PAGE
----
In the 2018-2019 school year, the district generated $1.1 million in savings through saving costs in staffing, curriculum, technology services, and business services, Schwieterman said.
“One of things that we now have to be thinking about and we are actively thinking about is how do we continue this practice of efficiency whether it is in staffing, curriculum, or other services that we provide into the following school year,” said Schwieterman, “We also have to have the consideration if we are not successful with the levy this Nov. what are some of those services going to look like.”
The district is looking into improving the efficiency of transportation, redistricting, start times, and the programs offered in the schools to generate savings in the 2019-2020 school year.
Raising $11.4 million a year will help maintain the current level of services the district provides and will help balance the forecast, according to Rucker.
Beavercreek residents Jim and Missy Sansabrino attended their first public meeting on Oct. 16 to learn what the district does with their money and why the district needs more money. The couple has one child left in the school district.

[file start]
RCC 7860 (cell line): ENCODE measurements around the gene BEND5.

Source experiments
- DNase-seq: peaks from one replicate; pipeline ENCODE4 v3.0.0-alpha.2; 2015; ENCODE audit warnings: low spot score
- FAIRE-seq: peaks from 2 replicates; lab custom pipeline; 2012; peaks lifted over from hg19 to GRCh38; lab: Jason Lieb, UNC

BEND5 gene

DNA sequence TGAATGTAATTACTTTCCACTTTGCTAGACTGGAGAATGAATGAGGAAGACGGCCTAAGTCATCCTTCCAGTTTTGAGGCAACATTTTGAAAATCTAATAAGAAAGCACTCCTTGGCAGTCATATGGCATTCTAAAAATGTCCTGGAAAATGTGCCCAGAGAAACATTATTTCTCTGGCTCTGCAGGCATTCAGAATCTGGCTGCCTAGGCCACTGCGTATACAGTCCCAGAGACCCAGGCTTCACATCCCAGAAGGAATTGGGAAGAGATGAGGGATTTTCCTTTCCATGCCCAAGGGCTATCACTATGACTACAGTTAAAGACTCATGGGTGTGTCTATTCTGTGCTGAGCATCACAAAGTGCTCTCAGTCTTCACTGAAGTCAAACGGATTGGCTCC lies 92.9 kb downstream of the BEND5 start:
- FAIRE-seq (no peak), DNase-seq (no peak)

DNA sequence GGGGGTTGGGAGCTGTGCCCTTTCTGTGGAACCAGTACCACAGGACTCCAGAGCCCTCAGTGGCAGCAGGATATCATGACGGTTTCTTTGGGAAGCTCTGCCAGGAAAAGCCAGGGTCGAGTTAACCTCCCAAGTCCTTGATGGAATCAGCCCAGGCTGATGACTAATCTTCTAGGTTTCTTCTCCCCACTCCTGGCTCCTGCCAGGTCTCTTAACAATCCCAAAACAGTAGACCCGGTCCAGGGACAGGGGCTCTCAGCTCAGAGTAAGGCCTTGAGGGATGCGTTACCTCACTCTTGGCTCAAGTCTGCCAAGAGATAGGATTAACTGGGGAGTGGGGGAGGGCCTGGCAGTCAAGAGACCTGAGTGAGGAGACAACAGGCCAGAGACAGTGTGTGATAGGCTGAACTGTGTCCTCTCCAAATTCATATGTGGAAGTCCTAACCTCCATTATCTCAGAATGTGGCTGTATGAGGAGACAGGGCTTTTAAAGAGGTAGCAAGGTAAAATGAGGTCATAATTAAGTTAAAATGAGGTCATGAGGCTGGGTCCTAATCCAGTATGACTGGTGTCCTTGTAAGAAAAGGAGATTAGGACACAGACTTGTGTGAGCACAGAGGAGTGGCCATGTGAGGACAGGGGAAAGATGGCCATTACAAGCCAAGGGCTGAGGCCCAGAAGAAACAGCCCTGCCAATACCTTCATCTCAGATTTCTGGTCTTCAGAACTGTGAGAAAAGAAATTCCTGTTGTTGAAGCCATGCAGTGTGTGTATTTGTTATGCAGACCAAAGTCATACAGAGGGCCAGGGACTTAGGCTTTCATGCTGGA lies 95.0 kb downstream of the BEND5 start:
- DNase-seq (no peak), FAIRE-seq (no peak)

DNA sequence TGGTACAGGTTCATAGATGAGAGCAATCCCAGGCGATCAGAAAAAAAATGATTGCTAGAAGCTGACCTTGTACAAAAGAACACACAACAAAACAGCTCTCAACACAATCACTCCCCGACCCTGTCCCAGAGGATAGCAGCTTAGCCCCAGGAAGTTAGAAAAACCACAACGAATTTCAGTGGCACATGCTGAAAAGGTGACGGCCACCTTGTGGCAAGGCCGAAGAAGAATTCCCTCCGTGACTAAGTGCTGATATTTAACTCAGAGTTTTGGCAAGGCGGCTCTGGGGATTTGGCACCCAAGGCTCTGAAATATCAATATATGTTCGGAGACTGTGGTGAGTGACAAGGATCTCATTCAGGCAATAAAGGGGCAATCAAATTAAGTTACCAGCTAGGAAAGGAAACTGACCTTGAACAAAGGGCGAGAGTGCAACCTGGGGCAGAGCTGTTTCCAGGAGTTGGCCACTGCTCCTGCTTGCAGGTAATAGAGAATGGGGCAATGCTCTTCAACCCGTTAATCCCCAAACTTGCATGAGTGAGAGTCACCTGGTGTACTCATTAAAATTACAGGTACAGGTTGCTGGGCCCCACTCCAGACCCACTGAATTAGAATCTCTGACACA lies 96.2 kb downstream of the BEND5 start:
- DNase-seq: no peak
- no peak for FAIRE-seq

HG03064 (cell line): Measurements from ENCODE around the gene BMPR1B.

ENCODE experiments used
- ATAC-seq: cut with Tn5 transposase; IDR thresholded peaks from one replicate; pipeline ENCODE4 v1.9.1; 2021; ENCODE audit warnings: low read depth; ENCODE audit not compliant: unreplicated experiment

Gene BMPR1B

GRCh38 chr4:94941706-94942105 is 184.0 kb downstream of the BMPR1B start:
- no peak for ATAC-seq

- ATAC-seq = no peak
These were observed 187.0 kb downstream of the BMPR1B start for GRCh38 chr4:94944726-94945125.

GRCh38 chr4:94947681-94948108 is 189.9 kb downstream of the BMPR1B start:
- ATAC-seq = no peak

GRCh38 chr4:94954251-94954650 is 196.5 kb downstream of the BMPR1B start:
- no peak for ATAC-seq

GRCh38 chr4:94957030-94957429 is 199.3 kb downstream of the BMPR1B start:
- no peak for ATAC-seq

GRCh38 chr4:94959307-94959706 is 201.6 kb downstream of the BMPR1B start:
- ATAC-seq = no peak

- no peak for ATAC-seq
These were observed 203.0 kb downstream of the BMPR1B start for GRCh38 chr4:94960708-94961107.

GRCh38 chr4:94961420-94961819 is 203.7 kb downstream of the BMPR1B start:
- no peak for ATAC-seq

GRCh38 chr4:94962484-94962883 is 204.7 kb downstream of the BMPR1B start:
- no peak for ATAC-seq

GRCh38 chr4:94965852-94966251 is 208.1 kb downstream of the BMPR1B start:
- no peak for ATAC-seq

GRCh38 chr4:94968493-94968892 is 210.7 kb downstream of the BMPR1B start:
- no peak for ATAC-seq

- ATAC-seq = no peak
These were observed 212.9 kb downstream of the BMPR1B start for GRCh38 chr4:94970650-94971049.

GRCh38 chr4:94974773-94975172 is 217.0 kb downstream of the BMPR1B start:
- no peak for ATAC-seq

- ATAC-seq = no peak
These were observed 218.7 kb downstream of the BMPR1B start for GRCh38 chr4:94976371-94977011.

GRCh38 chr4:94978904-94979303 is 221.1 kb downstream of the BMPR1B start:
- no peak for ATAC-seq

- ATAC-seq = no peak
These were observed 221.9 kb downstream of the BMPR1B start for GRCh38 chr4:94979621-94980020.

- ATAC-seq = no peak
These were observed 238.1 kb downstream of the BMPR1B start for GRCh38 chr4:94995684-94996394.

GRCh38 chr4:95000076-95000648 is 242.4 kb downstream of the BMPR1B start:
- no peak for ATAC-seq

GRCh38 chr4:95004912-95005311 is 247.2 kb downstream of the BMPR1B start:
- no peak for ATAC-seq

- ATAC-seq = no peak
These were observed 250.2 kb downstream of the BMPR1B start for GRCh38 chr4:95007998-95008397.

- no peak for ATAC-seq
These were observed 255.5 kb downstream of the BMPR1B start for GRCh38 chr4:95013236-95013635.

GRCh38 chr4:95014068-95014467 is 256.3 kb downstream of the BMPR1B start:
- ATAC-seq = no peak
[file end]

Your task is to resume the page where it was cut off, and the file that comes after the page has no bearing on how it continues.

Missy is for the levy and Jim is against the levy.
“I think they are just building so many houses and so many kids are coming into the district, and they are just trying to handle it. I think they probably need more operating funds to handle the additional kids,” said Missy.
Jim is wary of supporting the levy due to previous bad accounting practices.
“I think people have a better idea of how they should spend their money as oppose to an elective official,” said Jim. “Most of these people coming to this don’t appear to have kids in school. I think it’s wrong to have them support this. I don’t want to force people that are on fixed incomes or whatever it is to spend more of that money on something they are not going to get a lot out of.”
Currently enrollment is 7,953 students. For the 2027-2028 school year the most likely enrollment is 8,583 according to Superintendent Paul Otten. Otten believes more students results in more resources.
Video from the first public meeting held Thursday, Sept. 13 at Main Elementary. The goal of each meeting is to discuss why the district is asking for more money and to explain the Nov. 6 levy.
Beavercreek City Schools has held public meetings to inform residents about the operational levy on the Nov. 6 ballot.
The meetings address the question of why the district continues to ask for more money. Reasons include lack of state funding, diversity of students, rising enrollment, and unfunded mandates and programs.
If the levy does not pass, the district will have the option to run the levy again in the spring.